DESCRIPTION (provided by principal investigator): The insulin-like growth factor (IGF) system is highly conserved across species and plays a critical role in all phases of the mammalian life cycle, from fetal development through childhood / pubertal growth and adulthood. Insulin-like growth factor-1 (IGF-I), an important peptide hormone of the IGF system, is involved in regulation cell cycle - promoting cell proliferation and somatic growth while inhibiting apoptosis - in tissues throughout the body. In humans, the role of the IGF system in aging and age-related diseases is still poorly understood, though this field of research has raised hopes for new drugs that slow the aging process by modulating IGF pathways. The present study will assess the association of circulating levels of IGF-I, IGF-I, and IGF binding proteins (IGFBP-1, IGFBP-2, IGFBP-3) with functional limitation, disability, performance-based tests of physical function, brain morphologic changes, and survival/longevity among older adults. The study will use specimens and data from the Cardiovascular Health Study (CHS) cohort - a large multi-center NIH-funded cohort of n=5,888 community-dwelling men and women 65 years or older, with detailed longitudinal data capturing age-related outcomes. Follow-up in CHS is now over 15 years, which will allow us to go beyond any prior studies by defining within-individual trajectories of IGF-I and IGFBP levels from repeated blood samples, and relating these measurements to age-related outcomes. Further studies will identify genetic determinants of IGF-I and IGFBPs using a whole-genome approach, with replication in the Framingham and Rotterdam cohorts. PUBLIC HEALTH RELEVANCE: The insulin-like growth factor (IGF) system appears to play a major role in the aging process. However, in humans, the role of the IGF system in aging and age-related diseases is still poorly understood. This project will assess the relationship of the IGF system with disability, changes in brain structure, and longevity among 65+ year old men and women, with the long-term goal of informing the development of new drugs that slow the aging process by modulating IGF pathways.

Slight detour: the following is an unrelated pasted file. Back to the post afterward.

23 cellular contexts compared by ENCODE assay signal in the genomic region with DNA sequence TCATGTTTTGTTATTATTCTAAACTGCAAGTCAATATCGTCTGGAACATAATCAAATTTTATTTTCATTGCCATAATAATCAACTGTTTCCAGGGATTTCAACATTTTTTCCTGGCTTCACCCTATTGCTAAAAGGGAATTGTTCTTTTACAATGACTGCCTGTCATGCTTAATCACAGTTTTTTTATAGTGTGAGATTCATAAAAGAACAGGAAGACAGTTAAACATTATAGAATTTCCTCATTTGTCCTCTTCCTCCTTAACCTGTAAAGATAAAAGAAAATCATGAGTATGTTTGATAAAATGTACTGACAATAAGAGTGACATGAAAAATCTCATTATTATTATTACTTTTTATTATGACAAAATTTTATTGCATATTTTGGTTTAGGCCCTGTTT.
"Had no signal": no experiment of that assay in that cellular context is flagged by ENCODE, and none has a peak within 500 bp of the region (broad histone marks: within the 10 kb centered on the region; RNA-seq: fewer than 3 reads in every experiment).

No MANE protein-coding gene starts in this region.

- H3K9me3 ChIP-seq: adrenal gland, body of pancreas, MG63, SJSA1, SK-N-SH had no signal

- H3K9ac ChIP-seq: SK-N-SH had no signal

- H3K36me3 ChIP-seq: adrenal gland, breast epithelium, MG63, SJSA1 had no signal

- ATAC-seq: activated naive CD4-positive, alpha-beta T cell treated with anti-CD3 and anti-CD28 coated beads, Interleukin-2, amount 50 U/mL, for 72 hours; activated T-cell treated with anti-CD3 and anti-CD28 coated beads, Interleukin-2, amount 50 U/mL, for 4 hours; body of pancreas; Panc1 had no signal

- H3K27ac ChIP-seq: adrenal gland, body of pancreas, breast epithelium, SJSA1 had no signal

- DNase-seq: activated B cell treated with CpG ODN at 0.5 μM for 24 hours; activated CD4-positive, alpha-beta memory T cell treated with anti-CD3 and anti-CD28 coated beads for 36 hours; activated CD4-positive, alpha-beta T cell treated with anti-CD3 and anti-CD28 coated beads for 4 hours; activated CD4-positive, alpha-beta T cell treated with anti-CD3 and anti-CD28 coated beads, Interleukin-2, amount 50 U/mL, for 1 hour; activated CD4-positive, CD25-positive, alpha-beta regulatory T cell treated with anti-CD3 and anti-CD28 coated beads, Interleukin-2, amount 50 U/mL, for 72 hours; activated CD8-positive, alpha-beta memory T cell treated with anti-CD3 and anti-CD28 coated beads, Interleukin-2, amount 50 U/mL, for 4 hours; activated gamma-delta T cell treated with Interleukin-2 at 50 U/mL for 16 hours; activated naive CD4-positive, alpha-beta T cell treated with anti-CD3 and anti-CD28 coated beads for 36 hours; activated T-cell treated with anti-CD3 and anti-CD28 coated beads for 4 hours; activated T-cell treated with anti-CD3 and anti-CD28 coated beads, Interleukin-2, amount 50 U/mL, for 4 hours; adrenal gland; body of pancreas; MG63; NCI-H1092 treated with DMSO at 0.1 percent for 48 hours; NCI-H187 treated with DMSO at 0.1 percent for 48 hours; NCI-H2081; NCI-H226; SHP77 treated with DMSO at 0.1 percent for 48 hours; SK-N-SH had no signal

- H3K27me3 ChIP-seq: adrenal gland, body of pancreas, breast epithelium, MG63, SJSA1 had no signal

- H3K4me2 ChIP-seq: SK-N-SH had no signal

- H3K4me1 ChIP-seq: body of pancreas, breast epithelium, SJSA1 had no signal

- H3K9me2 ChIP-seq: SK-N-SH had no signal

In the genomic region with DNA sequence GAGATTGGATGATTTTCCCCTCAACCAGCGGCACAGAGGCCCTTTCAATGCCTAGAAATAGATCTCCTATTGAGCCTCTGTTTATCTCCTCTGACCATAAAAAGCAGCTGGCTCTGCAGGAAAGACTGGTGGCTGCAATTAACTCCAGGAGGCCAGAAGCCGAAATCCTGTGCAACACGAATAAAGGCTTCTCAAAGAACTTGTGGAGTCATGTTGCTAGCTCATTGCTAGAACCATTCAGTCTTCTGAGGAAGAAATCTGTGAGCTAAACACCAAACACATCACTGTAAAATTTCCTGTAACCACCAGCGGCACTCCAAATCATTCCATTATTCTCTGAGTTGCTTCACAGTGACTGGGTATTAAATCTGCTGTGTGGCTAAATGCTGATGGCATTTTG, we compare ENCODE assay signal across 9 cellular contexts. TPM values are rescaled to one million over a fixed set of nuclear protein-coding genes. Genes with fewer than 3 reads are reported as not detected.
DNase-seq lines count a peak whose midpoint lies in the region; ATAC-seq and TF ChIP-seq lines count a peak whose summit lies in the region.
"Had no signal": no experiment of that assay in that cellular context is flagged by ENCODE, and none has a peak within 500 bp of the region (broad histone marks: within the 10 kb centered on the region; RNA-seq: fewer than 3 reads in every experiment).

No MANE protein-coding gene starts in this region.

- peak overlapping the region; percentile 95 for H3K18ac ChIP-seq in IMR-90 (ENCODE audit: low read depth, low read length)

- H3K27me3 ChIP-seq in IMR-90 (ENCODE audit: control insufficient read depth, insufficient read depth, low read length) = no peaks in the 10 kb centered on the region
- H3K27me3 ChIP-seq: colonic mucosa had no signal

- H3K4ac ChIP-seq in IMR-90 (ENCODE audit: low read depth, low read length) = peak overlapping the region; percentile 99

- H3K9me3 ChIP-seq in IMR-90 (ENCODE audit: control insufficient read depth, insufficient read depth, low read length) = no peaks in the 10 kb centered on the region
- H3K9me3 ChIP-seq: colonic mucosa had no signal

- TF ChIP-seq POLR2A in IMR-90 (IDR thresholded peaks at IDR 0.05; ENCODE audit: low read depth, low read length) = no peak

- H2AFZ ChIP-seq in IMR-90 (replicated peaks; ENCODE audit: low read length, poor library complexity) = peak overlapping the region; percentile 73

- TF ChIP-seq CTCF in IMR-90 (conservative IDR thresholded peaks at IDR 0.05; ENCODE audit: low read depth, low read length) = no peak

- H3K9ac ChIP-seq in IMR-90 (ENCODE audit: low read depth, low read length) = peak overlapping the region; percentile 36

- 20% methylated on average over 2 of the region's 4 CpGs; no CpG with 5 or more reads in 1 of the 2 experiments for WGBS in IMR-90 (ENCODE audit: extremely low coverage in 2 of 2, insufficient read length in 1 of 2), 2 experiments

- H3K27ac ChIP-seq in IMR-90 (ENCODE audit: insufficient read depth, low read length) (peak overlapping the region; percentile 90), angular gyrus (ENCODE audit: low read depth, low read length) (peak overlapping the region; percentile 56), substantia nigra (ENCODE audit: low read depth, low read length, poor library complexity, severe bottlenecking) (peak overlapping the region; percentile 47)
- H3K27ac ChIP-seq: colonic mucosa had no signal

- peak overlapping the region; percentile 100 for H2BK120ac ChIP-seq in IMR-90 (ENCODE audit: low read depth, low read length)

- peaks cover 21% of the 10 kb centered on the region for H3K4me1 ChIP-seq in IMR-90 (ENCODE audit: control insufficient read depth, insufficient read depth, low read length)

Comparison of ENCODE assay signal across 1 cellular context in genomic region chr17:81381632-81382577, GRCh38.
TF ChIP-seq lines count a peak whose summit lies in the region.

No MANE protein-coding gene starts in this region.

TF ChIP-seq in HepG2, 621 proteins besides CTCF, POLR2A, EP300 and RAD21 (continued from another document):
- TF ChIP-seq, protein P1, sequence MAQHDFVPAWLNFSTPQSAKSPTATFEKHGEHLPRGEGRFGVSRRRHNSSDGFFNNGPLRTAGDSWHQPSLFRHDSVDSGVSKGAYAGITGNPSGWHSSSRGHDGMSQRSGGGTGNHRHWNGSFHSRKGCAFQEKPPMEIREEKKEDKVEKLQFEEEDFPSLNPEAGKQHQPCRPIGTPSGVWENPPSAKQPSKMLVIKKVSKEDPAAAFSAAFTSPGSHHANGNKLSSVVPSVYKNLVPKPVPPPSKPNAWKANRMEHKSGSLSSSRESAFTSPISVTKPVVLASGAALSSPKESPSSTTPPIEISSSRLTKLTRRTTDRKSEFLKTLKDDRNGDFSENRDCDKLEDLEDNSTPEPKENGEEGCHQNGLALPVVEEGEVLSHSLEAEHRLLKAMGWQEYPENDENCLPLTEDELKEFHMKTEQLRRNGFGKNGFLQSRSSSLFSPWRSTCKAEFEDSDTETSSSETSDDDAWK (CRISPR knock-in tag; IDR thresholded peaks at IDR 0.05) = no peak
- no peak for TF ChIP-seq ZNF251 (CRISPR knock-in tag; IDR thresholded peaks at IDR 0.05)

|Effective start/end date||9/30/09 → 8/31/14|
- National Institute on Aging: $623,702.00
- National Institute on Aging: $596,351.00
- National Institute on Aging: $471,283.00
- National Institute on Aging: $589,865.00
- Molecular Biology